There was a time when, what would later become me, was just a mass of cells. These cells were raw biological material. It would not have been a tragedy if they had been destroyed for some good reason. While they would later be the physical ingredients for my existence, they were not me. They were contained partially within my mother and partially within my father.
One day, three “parties” joined together for my creation: my mom, my dad and God. My parents contributed the biological components that God had previously entrusted to them. The Holy Spirit, the Lord, the giver of life – took that material and breathed life into it. “It” was immediately transformed into “me” – a life, a person. I got my soul at that moment. Where previously I did not exist, through the miracle of conception, I became the mortal child of my parents. Where previously I did not exist, through the miracle of conception, I became a child of God. “I” was created by all three “parties” as their child and without them, I could not exist.
Ever since I was created I have been growing both physically and mentally. While I continue to grow a little bit daily, every day since I was conceived I have been no more a person than the day before. In my early years I was a toddler, learning from and dependent upon my parents. Before that I was a baby, even more dependent for basic needs such as being fed. Further back, I was more dependent still – physically connected to my mother’s body for nourishment within her womb.
The above paragraphs tell the story of my life. They also tell the story of your life. There have never been any exceptions other than Adam, Eve and Jesus.
My parents were married for life, 72 years ago. World War II threw a wrench into their plans to start a family. They tried to have children without success when my dad returned from the war. Finally, after a decade and a half, my mom was pregnant. She was again two years later with my brother.
Throughout my life there have been many milestones. Some big ones include when my daughter was born, when I was married, when I was baptized, when I was born and when I was created. I was not created when I was born. Leaving my mother’s womb no more made me a person than leaving the hospital did. It was a milestone in my life but somewhat arbitrary. It could have been days or weeks earlier. It could have been later.
Medical science has taught, and continues to teach, us a great deal. Today, few honestly believe that life begins at birth. Never-the-less, for their own selfish reasons, many refuse the fact that life begins at conception. They engage in an absurd debate to “determine” the exact point that life begins as if it is not already known. Some propose it is when the child can survive outside of the womb – or to even do that without assistance. Some have picked the age of 24 weeks; or 22 weeks; or 20 weeks; or some other number. Some suggest life is too real to end when the child can feel pain.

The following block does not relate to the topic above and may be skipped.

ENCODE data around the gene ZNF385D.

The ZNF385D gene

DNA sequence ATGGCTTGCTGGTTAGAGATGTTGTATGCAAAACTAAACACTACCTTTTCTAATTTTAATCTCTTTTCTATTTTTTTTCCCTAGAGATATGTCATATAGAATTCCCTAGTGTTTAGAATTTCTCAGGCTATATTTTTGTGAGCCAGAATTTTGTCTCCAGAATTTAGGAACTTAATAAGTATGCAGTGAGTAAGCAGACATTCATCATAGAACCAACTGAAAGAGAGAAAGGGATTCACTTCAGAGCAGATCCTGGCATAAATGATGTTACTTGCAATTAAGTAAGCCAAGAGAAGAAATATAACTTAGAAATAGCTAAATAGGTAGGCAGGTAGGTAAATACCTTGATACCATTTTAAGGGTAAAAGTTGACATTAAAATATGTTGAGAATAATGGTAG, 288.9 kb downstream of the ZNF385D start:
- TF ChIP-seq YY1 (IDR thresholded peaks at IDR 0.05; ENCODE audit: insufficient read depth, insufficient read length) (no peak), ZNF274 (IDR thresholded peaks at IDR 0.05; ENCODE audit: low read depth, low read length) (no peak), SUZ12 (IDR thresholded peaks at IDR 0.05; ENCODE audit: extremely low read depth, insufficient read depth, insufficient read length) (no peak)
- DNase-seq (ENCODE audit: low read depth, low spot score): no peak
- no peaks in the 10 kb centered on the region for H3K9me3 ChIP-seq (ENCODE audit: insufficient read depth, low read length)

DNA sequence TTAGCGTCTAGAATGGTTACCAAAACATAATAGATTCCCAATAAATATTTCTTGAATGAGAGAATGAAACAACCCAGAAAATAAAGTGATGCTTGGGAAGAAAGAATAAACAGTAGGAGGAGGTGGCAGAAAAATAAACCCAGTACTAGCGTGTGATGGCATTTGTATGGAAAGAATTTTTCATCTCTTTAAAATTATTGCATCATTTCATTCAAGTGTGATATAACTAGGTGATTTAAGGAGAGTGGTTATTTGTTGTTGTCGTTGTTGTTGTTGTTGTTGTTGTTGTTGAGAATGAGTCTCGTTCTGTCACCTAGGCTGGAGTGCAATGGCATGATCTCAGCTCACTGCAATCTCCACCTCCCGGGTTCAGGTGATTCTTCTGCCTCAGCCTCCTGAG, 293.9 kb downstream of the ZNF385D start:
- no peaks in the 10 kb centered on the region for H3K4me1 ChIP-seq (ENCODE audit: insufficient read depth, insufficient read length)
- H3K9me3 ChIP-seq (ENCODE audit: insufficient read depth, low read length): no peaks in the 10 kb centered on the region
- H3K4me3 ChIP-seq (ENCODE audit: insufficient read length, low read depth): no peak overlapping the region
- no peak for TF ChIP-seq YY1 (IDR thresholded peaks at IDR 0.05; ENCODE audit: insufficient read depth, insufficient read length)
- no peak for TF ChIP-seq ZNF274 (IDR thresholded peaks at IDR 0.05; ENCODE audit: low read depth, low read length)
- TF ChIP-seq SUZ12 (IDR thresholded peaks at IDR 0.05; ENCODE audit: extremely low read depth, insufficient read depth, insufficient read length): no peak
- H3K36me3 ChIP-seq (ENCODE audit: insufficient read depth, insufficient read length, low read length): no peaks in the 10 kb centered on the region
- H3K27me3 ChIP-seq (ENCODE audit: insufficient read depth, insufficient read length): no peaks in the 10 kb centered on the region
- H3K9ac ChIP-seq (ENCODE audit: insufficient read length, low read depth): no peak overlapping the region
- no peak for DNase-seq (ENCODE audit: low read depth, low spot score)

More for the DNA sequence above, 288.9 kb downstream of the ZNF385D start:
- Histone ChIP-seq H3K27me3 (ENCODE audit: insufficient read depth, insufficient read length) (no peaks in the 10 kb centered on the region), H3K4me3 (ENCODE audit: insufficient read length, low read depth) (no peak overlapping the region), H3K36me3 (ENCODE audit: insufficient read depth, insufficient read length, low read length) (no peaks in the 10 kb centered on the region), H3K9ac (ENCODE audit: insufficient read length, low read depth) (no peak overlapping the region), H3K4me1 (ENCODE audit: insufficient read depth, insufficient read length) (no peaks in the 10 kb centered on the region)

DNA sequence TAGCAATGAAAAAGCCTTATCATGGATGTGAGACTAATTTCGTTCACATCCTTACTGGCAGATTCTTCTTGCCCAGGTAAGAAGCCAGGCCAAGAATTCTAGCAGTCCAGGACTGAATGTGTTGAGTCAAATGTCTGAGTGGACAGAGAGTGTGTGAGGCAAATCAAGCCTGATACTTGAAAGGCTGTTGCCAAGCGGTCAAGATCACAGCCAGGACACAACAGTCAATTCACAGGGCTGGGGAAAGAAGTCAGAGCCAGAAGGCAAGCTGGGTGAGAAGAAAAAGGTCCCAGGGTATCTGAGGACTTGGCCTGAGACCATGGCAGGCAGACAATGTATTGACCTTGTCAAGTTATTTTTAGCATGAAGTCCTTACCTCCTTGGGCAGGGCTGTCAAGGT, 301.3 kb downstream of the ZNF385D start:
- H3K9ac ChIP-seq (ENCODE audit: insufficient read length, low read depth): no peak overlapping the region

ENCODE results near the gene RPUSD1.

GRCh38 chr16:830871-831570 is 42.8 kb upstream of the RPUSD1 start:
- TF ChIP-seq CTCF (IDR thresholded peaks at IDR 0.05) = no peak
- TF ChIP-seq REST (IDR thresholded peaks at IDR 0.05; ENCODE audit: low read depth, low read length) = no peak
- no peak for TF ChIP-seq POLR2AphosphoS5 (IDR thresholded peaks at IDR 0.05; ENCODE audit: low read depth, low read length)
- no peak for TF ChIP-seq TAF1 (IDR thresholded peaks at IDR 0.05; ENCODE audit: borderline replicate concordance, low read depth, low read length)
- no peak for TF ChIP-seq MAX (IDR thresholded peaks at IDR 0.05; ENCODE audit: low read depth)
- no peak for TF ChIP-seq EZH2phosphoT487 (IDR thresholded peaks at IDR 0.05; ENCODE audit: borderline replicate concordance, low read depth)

People who are playing these games are not actually interested in understanding God’s gift of life. They are interested only in redefining its creation to a later time in order to end it without legally being murder. Many with well formed consciences will try in vain to convince themselves of this too, in order to live without the guilt of what they have done.
Catholics know that life begins at conception and that God has quite clearly commanded us not to kill (Genesis 9:6, Leviticus 24:17, Matthew 5:21, Matthew 19:18, Mark 10:19, Luke 18:20, Romans 13:9, James 2:11.
We are opposed to abortion simply because it is murder. Abortion is intrinsically evil. Your mother’s pregnancy was not a medical condition. It was a period in her life during which her body provided you with shelter and nourishment. Back when you were completely defenseless, she did not “choose” to “terminate” you by poisoning you, crushing your head, or ripping you from her body to let you die abandoned.
Your arrival into the world may have been inconvenient. Maybe your mom was not married or felt that she was too young. Maybe you were otherwise unplanned or part of a large family already struggling. Your mom did not have you killed so that it would be easier for her or your family.
Your mom may have been aware that some would say that you were less than physically perfect. She may have been advised that your life would be short. Yet, she did not condemn you to immediate death.
Your mom may have risked her life bringing you into the world. She did not take your life in an attempt to protect her own.
Your mom may have been the victim of a terrible crime such as rape or incest. She did not compound that tragedy by sacrificing your life as well.
Government morally exists to protect society, not facilitate the destruction of its members. Politicians who say that they are against abortion personally but are “pro-choice” are saying they will not murder but are not opposed to others doing so. They almost always are not only open to such murders, but work with great persistence and determination to facilitate them, make them widely available, obscure their true nature and pay for them from the public treasury.
In the taking of defenseless, innocent life, Catholics do not have the option of standing on the sidelines. We have the moral duty to participate in elections and may vote only for candidates who support life. Our bishops have again and again told us that no other issue, no matter how important it is, trumps life. No rationale, rationalizing, party loyalty or social justice considerations can possibly trump life itself. That is the firm teaching of the Catholic Church.
This is actually very simple. Abortion is always murder, it is always morally wrong and nothing is more important than life.
If you are unsure that abortion is always wrong, consider cases such as Rebecca Kiessling who was conceived from a brutal, knife-point rape by a serial rapist: